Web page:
[0000]



Acrylamide 

Rabbit thigh 

gel 
Fresh meat 
(in vivo) 



D(mm^{2 }· s^{−1}) 
0.17 
0.36 
0.10 
α(° C. · s^{−1 }· %^{−1}) 
0.33 
0.29 
0.40 


[0059]
When the preparatory adjustment phase had been carried out (see above), the realtime temperature control protocol was performed.

[0060]
In these experiments, a temporal resolution of 1.75 seconds for 3 parallel slices was obtained, using a “segmented EPI” imaging technique with the following parameters: an echo time (TE) of 30 ms, a repeat time (TR) of 60 ms and 11 phase encoding steps per TR with a spatial resolution 1×1 mm, 3 mm slice thickness.

[0061]
FIGS. 2, 4 and 6 represent the change in temperature at the focal point of the focused ultrasound transducer as a function of time, obtained respectively with acrylamide gel, with a sample of fresh meat, and with a rabbit thigh. The curve in continuous line represents the reference temperature profile Tp(t) and the symbols represent the experimental temperature data at the focal point, measured by temperature MRI. As can be seen in FIG. 6, the application of focused ultrasound was halted after 170 s. The temperature then decreased to its initial value, with no control, on account of the diffusion phenomenon.

[0062]
The standard deviation of the difference between the measured temperature and the reference temperature remained relatively constant (0.75° C. on average) during the hyperthermia phase, indicating that the proposed method makes it possible to perform effective realtime control on the change in temperature in vivo.

[0063]
FIGS. 3, 5 and 7 represent the change in focused ultrasound power as a function of time when the method is applied respectively to the acrylamide gel, to the fresh meat sample and to the rabbit thigh.

[0064]
It is evident that the values of the coefficients a and D can vary during the experiment (as a function of temperature, because of the denaturing of proteins, change in perfusion, etc.). It is therefore important to make sure that the proposed temperature control algorithm is not excessively sensitive to a variation in these parameters.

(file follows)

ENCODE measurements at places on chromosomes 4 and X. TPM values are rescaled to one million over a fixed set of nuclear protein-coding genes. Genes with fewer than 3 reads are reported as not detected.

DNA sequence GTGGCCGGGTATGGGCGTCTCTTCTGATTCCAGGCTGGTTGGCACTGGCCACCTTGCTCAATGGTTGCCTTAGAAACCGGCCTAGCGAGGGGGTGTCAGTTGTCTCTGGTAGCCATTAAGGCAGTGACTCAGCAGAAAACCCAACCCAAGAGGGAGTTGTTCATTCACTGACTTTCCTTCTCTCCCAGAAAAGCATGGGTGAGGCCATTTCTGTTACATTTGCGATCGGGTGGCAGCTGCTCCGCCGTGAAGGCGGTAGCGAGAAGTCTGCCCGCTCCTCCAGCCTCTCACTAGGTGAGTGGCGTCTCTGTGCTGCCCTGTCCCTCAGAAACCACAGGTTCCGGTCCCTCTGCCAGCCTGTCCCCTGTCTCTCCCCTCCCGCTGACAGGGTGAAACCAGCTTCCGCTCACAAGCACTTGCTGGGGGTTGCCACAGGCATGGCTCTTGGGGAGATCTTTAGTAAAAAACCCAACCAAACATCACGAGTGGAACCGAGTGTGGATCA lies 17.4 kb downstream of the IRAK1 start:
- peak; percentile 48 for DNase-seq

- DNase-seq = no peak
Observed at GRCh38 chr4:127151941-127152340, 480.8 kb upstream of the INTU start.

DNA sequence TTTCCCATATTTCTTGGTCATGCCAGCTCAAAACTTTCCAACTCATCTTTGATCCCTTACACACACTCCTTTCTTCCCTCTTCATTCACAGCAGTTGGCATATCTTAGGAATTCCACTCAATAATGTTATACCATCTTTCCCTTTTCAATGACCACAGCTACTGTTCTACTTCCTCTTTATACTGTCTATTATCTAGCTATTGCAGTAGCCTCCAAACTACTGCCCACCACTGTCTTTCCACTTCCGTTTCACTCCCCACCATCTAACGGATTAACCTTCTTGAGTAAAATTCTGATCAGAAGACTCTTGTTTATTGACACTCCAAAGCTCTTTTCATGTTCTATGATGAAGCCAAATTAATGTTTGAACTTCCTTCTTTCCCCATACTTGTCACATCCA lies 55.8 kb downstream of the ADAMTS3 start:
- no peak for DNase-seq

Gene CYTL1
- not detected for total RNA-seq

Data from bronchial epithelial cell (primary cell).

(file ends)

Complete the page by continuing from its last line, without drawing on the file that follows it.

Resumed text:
[0065]
The sensitivity of the quality of the temperature control was estimated from numerical simulations, by varying the parameters D and a over a wide range of values between 30% and 230% and between 50% and 150%, respectively, of their initially (on the basis of the preparatory phase) estimated value, in steps of 2%. For each (α, D) pairing, the change in temperature was calculated using the power actually applied during the experiment. The results obtained show that the temperature follows the temperature profile with an offset and with a fluctuation that vary to greater or lesser extents. The minimum difference between the simulated temperature and the reference temperature gives the offset value and the standard deviation of this difference allows the amplitude of the fluctuation to be evaluated.

[0066]
FIG. 8 depicts the variation in the minimum difference between the simulated temperature and the reference profile as a function of the error on the diffusion and absorption parameters of the treated tissues, which error is calculated as the ratio

[0000]
$\frac{\left(D/\alpha \right)\ue89e\phantom{\rule{0.8em}{0.8ex}}\ue89e\mathrm{erroneous}}{\left(D/\alpha \right)\ue89e\phantom{\rule{0.8em}{0.8ex}}\ue89e\mathrm{optimum}}$

[0067]
FIG. 9 depicts the variation in the standard deviation of the difference between the simulated temperature and the reference profile as a function of the error on the diffusion and absorption parameters of the treated tissues, which error is calculated as the ratio

[0000]
$\frac{\left(D/\alpha \right)\ue89e\phantom{\rule{0.8em}{0.8ex}}\ue89e\mathrm{erroneous}}{\left(D/\alpha \right)\ue89e\phantom{\rule{0.8em}{0.8ex}}\ue89e\mathrm{optimum}}.$

[0068]
These results reveal a significant correlation between the error in D/α and the precision of the control algorithm. In addition, it can be seen that an error in estimating a and D (due in particular to their variation during the course of the experiment) has little effect on the quality of the control. These results confirm the effectiveness and robustness of the proposed method.

[0069]
The real time temperature control of local hyperthermia can be performed in vivo on a clinical MRI. This simple and predictive method based on the physical model of the temperature diffusion depends only on the absorption (α) and diffusion (D) coefficients of the tissues. The mathematical expression of the proposed algorithm is very general and can therefore be applied to any energy source (focused ultrasound, radiofrequency, laser, microwaves, etc.) that allows hyperthermia to be induced in biological tissues. The only condition governing its use is knowledge of the spatial profile of the application of energy.